Buying Options

Kindle Price: £13.25

Save £2.74 (17%)

includes VAT*
* Unlike print books, digital books are subject to VAT.

These promotions will be applied to this item:

Some promotions may be combined; others are not eligible to be combined with other offers. For details, please see the Terms & Conditions associated with these promotions.

Deliver to your Kindle or other device

Buy for others

Give as a gift or purchase for a group. Learn more

Buying and sending eBooks to others

Select quantity
Choose delivery method and buy eBooks
Recipients can read on any device

These eBooks can only be redeemed by recipients in your country. Redemption links and eBooks cannot be resold.

This item has a maximum order quantity limit.

Deliver to your Kindle or other device

Kindle App Ad
Living in sin (Gender in History) by [Frost, Ginger S.]

Follow the Author

Something went wrong. Please try your request again later.

Living in sin (Gender in History) Reprint Edition, Kindle Edition

5.0 out of 5 stars 2 customer reviews

See all 8 formats and editions Hide other formats and editions
Amazon Price
New from Used from
Kindle Edition

Kindle Monthly Deal
Browse a new selection of discounted Kindle Books each month. Shop now

Product description


'Most historians of sexuality, courtship, marriage and the family in Victorian and early 20th century Britain will already be familiar with the excellent social and cultural histories of Ginger Frost. It will come as no surprise to them to learn that Living in Sin is a wonderful book' --Tanya Evans, Macquarie University, Review No.830 URL:


"Living in Sin" is the first book-length study of cohabitation in nineteenth-century England, based on research into the lives of hundreds of couples. 'Common-law' marriages did not have any legal basis, so the Victorian courts had to wrestle with unions that resembled marriage in every way, yet did not meet its most basic requirements. Unsurprisingly, the courts reacted with ambiguity, upholding cohabitation in some instances and punishing it in others. By challenging the definition of marriage through their actions, couples reformed the state's dealings with it, influencing judges to lenient sentences and legislators to reform the laws. Nevertheless, cohabitees never had legal status and this had serious repercussions for women and children. The majority of those who lived in irregular unions did so because they could not marry legally. Others, though, chose not to marry, either from indifference, class differences, of because they dissented fro marriage for philosophical reasons.This book looks at each motivation in turn, highlighting class, gender and generational differences, as well as the reactions of wider kin and community.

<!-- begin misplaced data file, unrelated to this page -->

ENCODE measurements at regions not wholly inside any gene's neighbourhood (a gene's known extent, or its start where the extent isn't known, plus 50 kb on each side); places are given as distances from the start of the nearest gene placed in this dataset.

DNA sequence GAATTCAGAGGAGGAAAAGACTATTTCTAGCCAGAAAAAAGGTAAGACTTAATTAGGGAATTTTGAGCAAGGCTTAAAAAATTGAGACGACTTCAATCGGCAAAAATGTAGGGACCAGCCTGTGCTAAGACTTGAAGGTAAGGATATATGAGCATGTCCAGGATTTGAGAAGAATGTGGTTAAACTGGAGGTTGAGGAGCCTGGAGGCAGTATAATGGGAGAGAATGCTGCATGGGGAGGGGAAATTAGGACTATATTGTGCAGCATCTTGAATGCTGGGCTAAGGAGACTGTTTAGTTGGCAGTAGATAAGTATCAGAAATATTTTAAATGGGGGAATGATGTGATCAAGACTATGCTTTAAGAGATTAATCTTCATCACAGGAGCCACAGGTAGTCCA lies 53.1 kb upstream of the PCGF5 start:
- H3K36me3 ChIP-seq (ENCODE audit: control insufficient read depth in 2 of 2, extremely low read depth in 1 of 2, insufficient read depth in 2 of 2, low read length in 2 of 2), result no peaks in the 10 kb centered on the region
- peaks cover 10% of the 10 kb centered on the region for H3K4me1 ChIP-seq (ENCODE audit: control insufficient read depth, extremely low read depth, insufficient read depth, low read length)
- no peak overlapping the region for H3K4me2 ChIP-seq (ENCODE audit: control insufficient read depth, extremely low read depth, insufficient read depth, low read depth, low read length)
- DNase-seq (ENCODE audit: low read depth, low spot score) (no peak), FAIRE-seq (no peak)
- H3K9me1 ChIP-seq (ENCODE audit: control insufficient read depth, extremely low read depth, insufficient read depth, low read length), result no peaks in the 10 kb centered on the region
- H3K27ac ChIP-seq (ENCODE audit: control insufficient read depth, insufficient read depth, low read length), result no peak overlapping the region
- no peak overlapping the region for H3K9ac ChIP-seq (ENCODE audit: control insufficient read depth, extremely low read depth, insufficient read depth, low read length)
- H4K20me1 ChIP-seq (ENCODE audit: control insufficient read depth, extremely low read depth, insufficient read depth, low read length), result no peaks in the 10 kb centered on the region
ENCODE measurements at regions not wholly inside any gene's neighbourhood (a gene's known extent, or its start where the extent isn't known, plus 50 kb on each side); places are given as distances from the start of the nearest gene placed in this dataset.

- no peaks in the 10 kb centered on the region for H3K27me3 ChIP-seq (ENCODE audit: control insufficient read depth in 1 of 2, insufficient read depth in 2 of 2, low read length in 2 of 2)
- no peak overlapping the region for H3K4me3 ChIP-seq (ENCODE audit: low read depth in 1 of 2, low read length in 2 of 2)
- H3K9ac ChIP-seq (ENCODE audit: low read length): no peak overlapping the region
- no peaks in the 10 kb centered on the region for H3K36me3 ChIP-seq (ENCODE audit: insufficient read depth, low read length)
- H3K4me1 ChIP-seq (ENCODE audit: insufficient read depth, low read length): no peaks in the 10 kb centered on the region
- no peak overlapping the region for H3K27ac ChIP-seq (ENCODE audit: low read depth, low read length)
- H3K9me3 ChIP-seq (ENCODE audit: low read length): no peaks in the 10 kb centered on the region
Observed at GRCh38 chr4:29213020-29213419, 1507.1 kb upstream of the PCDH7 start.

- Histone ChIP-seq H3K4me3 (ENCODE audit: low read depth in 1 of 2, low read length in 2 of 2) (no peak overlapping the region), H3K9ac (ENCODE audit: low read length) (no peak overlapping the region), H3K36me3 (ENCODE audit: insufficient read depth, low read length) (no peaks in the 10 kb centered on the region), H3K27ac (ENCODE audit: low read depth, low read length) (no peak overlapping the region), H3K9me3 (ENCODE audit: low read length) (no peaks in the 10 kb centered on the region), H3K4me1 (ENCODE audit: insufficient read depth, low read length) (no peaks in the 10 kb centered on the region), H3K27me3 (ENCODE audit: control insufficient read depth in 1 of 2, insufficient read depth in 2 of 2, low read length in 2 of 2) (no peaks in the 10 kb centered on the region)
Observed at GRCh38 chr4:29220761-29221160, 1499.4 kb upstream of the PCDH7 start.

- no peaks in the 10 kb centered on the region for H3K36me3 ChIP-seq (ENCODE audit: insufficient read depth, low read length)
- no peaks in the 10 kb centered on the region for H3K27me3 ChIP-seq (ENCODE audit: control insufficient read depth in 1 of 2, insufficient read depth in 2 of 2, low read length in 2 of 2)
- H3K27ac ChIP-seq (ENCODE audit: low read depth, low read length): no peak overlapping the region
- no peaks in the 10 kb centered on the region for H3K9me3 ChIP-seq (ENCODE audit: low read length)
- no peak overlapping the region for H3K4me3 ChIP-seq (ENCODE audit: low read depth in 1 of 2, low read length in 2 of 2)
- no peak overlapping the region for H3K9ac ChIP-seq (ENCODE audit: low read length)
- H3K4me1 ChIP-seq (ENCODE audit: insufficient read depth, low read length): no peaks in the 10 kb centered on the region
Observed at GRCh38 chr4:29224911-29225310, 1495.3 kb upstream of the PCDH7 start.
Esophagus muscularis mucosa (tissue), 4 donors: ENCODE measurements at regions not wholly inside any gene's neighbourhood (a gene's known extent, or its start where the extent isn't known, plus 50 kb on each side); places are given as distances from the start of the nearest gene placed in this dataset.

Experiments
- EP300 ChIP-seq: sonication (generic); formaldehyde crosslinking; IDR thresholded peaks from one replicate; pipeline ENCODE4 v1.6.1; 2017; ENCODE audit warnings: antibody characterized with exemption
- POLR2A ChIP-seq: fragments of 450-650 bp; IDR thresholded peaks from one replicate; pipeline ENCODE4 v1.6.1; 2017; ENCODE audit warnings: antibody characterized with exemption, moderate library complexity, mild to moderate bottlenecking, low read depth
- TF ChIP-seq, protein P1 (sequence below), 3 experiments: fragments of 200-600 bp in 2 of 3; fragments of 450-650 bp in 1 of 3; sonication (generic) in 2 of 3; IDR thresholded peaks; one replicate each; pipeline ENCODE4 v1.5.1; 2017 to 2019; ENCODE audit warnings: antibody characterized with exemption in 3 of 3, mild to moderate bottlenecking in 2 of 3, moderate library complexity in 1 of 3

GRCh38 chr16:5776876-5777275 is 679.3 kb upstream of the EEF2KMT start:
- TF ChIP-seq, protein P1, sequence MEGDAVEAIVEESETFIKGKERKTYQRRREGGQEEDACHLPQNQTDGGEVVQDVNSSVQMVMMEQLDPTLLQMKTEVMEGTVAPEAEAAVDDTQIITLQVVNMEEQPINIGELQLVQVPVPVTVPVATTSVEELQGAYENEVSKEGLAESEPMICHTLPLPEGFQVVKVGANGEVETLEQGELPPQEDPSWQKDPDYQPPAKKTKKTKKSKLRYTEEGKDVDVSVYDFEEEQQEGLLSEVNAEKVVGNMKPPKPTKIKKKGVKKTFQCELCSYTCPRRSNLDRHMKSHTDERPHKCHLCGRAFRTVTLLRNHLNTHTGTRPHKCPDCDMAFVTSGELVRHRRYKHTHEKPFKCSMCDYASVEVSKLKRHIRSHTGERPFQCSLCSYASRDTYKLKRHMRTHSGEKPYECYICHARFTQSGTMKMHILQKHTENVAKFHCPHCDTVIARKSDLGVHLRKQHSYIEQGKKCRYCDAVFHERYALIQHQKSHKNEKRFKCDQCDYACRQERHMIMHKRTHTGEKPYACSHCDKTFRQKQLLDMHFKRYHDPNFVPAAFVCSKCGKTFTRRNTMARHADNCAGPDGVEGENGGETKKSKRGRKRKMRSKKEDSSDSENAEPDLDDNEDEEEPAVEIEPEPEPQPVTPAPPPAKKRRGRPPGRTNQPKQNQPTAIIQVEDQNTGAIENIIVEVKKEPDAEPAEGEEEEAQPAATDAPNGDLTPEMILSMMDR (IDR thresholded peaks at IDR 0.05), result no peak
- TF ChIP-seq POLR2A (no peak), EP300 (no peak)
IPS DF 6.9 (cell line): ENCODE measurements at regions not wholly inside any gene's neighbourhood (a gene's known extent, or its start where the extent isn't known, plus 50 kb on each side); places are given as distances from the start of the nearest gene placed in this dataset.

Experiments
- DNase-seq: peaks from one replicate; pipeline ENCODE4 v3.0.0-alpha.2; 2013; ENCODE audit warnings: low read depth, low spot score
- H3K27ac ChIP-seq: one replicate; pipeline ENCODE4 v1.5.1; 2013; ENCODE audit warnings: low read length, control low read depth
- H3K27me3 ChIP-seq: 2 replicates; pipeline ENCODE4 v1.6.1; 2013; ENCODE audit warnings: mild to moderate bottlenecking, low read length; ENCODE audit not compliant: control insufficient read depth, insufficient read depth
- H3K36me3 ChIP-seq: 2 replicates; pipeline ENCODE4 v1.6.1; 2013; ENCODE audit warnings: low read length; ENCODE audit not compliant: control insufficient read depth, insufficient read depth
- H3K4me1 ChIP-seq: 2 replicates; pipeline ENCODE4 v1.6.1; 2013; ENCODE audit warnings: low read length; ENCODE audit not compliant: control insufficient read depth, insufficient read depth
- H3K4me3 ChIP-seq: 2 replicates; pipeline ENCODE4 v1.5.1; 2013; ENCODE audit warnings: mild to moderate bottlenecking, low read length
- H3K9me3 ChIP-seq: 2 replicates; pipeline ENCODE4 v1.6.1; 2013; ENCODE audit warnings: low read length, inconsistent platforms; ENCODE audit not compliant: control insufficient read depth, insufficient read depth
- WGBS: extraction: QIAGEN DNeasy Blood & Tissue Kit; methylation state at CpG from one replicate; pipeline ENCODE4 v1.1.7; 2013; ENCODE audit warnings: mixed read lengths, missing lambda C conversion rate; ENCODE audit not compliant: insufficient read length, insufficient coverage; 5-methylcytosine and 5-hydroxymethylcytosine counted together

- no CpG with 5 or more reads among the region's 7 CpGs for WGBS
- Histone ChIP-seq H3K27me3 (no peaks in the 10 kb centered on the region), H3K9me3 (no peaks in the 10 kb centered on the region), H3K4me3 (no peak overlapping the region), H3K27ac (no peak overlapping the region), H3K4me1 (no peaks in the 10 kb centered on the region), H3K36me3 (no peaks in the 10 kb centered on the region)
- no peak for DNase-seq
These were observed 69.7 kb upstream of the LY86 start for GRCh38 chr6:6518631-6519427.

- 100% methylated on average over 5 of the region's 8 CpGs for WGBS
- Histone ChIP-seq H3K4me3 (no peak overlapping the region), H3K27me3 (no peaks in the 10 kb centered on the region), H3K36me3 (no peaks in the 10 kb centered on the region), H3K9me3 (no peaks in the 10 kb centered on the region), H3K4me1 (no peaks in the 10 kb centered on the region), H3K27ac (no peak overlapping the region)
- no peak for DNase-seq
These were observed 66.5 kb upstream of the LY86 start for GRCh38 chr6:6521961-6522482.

Cohabitation was not the same as marriage, but many family and friends accepted at least women irregular unions, most readily in the working classes. All the same, the sexual double standard meant that women suffered more than men from the disadvantages of 'free unions'. Frost shows how these couples slowly widened the definition of legal marriage, preparing the way for the more substantial changes of the twentieth century, making this a valuable resource for all those interested in Gender and Social History.

Product details

  • Format: Kindle Edition
  • File Size: 1159 KB
  • Print Length: 273 pages
  • Page Numbers Source ISBN: 0719085691
  • Publisher: Manchester University Press; Reprint edition (19 July 2013)
  • Sold by: Amazon Media EU S.à r.l.
  • Language: English
  • ASIN: B00O65F1CC
  • Text-to-Speech: Enabled
  • X-Ray:
  • Word Wise: Enabled
  • Screen Reader: Supported
  • Enhanced Typesetting: Enabled
  • Average Customer Review: 5.0 out of 5 stars 2 customer reviews
  • Amazon Bestsellers Rank: #1,469,187 Paid in Kindle Store (See Top 100 Paid in Kindle Store)
  • Would you like to tell us about a lower price?

2 customer reviews

5.0 out of 5 stars

Review this product

Share your thoughts with other customers

20 July 2018
Format: PaperbackVerified Purchase
31 October 2009
Format: Hardcover
11 people found this helpful
Comment Report abuse
click to open popover